Each year, we lose some good outdoor art in Winnipeg. For the year indicated, here's a last look at, a last goodbye to some of the artwork that has disappeared that year.


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340 Provencher Boulevard (3)   

   'Apiw'
Size: 94' x 50'
Aerial Photo courtesy of Peatr Thomas.

This impressive piece was rendered by Peatr Thomas for the 2020 Wal-toWall Mural and Culture Festival. Peatr was assisted by Pink Panda, Joseph Pilapil, Bram Keast, Matea Radic, Nadya Crossman, Jonato Dalayoan, Maison Smith, Daniel Ross and Sadie-Phoenix Lavoie. Other sponsors included Synonym Art Consultation, Graffiti Art Programming, Canadian Heritage and Winnipeg Foundation. By the spring of 2022, the paint had washed away.
Original notes follow:===

To view the lovely and informative news article about this project by Jennifer McPhee in the Canstar Lance, click here.

Intramural.e involved the painting of a central neighbourhood parking lot (it was originally planned in a much smaller basket ball court) by artist Peatr Thomas. The design was then be transformed into a temporary theatre stage, that reclaims and honours public community space (see the photo in the press clipping link above). Captured through a high-art video and performance, the makeshift stage highlighted competitive performance styles that have been policed and suppressed as recently as the 1970s, including Indigenous Powwow, Metis jig dancing, queer ballroom, and hip hop.

At the outset of the planning, Chloe Chafe (Co-Founder of Synonym Art Consultation and Wall-to-Wall) expressed that it was important that they ensure the localized community was on board with this project and have a seat at the table in planning. "Not only do we want to leave a lasting legacy for this community in the form of a Mural, but we also plan to host a community feast on the day of the event, in order to give back and honour the people that make the community what it is." she said.

"We feel that this project combines the best of visual art, performance, music, lighting design, and community involvement in order to reimagine how theatre can exist in a rapidly changing world. And even after all the performers and painters and organizers exit stage left, the colourful stage remains. It will then live on as a site for future theatrical moments,...learning to ride a bike, shooting a skateboard video, or, simply, community members meeting up to share another meal, or a story about the time a massive group of artists came together for a grand act of theatre."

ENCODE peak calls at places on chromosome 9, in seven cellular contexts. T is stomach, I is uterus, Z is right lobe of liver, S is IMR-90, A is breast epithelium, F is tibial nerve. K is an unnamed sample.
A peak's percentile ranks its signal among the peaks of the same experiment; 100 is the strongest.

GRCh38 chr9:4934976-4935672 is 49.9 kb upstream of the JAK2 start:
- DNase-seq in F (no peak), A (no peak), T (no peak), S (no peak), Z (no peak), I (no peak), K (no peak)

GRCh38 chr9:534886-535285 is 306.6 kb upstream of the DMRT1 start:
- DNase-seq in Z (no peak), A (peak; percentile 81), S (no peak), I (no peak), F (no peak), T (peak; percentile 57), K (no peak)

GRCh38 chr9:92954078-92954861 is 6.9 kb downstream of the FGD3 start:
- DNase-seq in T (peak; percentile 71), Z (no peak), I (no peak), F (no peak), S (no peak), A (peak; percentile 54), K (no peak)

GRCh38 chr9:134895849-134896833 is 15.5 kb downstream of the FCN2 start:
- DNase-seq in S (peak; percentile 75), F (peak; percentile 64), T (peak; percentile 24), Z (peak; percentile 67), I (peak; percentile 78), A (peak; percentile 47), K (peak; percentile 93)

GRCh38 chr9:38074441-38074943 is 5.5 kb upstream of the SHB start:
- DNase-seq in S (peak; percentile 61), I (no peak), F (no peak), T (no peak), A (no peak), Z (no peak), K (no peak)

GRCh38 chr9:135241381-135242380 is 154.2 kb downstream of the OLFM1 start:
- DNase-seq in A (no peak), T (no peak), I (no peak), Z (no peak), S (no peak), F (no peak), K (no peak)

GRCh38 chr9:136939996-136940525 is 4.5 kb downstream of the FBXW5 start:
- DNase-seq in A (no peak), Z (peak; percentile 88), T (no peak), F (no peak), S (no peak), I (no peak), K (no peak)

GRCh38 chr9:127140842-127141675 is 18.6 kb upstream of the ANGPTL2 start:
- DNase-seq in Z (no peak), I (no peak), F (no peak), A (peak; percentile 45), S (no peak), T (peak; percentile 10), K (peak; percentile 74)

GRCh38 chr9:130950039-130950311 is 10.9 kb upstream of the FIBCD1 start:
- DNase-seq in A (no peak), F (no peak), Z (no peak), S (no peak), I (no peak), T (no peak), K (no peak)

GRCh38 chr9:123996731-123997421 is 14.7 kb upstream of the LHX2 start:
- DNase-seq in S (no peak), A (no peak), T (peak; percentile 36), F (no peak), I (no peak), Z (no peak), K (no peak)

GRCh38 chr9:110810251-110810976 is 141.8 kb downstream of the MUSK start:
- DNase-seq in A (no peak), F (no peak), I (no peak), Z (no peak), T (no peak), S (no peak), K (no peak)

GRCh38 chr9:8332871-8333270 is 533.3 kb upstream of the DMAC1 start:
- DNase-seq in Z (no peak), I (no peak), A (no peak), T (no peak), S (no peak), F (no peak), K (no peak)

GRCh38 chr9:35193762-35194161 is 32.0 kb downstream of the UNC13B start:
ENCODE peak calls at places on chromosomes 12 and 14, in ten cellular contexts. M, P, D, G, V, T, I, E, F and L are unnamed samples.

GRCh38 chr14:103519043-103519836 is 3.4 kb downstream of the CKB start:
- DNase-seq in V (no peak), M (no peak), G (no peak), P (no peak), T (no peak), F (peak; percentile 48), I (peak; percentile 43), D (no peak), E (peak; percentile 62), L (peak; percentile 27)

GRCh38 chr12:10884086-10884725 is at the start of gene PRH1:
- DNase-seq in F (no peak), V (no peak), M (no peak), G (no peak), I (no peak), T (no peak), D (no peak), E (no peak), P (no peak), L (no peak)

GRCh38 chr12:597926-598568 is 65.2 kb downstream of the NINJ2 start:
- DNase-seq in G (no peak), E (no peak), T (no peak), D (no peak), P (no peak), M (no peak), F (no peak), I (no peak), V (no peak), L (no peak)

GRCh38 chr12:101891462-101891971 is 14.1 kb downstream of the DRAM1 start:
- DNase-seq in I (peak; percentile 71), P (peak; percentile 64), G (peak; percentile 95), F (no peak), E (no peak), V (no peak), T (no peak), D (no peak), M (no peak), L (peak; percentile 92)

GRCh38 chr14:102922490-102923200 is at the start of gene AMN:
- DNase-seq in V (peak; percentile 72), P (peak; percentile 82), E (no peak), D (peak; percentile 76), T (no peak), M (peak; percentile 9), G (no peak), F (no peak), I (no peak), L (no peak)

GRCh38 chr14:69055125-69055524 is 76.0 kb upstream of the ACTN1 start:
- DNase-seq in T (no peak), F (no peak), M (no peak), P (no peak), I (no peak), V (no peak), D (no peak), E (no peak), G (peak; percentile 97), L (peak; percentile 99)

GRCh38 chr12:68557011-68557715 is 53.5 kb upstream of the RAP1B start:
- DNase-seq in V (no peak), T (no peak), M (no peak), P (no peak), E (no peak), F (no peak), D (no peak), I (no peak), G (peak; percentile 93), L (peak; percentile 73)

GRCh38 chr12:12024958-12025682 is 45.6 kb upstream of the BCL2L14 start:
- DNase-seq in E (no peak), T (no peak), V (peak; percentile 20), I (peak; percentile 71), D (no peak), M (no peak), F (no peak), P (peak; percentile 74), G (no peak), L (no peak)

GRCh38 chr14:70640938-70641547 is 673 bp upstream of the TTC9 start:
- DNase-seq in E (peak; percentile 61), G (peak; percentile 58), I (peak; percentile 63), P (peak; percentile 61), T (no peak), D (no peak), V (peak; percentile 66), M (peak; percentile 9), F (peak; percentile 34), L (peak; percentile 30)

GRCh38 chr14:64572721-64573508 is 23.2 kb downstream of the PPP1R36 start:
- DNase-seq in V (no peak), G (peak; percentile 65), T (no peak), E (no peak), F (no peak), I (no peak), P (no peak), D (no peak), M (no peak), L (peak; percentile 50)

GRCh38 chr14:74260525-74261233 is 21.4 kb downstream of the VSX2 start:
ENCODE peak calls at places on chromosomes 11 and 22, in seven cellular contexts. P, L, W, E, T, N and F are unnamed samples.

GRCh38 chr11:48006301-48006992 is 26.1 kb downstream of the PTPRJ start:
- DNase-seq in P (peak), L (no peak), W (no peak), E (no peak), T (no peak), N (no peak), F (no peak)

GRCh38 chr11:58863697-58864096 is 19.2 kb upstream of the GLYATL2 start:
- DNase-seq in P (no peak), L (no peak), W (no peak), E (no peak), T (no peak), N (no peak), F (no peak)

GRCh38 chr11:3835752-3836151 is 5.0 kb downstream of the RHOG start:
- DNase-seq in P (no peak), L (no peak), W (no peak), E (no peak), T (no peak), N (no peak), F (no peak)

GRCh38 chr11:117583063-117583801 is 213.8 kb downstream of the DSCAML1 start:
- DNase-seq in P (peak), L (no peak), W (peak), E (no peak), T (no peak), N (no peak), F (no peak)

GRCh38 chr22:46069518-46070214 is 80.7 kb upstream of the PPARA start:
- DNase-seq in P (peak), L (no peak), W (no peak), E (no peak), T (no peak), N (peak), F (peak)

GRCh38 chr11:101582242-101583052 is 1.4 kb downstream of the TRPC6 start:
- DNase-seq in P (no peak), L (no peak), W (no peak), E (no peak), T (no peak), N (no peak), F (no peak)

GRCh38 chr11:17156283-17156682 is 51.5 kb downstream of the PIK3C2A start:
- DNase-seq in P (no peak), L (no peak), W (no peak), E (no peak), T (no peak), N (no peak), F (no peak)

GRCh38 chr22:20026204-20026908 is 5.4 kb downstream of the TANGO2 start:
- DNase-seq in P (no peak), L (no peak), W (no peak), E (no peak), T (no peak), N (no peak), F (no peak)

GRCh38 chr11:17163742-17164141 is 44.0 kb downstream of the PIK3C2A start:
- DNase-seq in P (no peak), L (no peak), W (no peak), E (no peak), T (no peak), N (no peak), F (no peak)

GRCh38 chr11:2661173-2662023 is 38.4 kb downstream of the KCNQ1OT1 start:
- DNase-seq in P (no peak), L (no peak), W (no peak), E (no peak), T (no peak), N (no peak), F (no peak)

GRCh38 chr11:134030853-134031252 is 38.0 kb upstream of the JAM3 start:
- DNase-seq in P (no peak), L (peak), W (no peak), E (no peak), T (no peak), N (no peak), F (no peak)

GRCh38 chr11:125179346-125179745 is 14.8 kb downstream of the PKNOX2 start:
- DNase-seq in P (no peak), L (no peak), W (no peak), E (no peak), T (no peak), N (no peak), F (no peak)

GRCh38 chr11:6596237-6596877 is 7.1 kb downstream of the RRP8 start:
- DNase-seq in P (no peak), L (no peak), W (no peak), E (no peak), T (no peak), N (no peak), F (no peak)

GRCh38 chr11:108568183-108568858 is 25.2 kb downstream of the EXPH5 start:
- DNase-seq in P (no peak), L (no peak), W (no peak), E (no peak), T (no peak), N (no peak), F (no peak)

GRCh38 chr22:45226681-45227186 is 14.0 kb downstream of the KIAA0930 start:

'Apiw' (Swampy Cree for 'I am home', or 'Is at home') is designed and led by muralist and artist Peatr Thomas (Pimicikamak Cree Nation). The star-shaped image in its centre is the symbol of the 'spirit' or a petroglyph recognized from Peatr's mother's homeland.

Peatr Thomas: "The Mural itself is centred around the 'spirit' symbol (petroglyph), which also looks like a star- stars also meaning spirits of lost ones in some Indigenous cultures. Our sun, being a star, is what I chose of how it is depicted, a rising sun/star/spirit, and red, representing Indigenous people's rising from years of oppression and reclaiming the land as we go."

Statement from Wall-to-Wall (September, 2020): This project is a big one for us, with many different artists, dancers, partners, supporters, and friends part of its creation. In its entirety, Intramural.e is a part of nation-wide projects exploring #GrandActsofTheatre, which will be documented and released later this Fall. Our approach, to use interdisciplinary acts that reclaim and honours public community space, while highlighting competitive performance styles that have been policed and suppressed in the past, and increasing access to the performing arts in the process.

Source: 2020 Wall-to-Wall Mural and Culture Festival Notes


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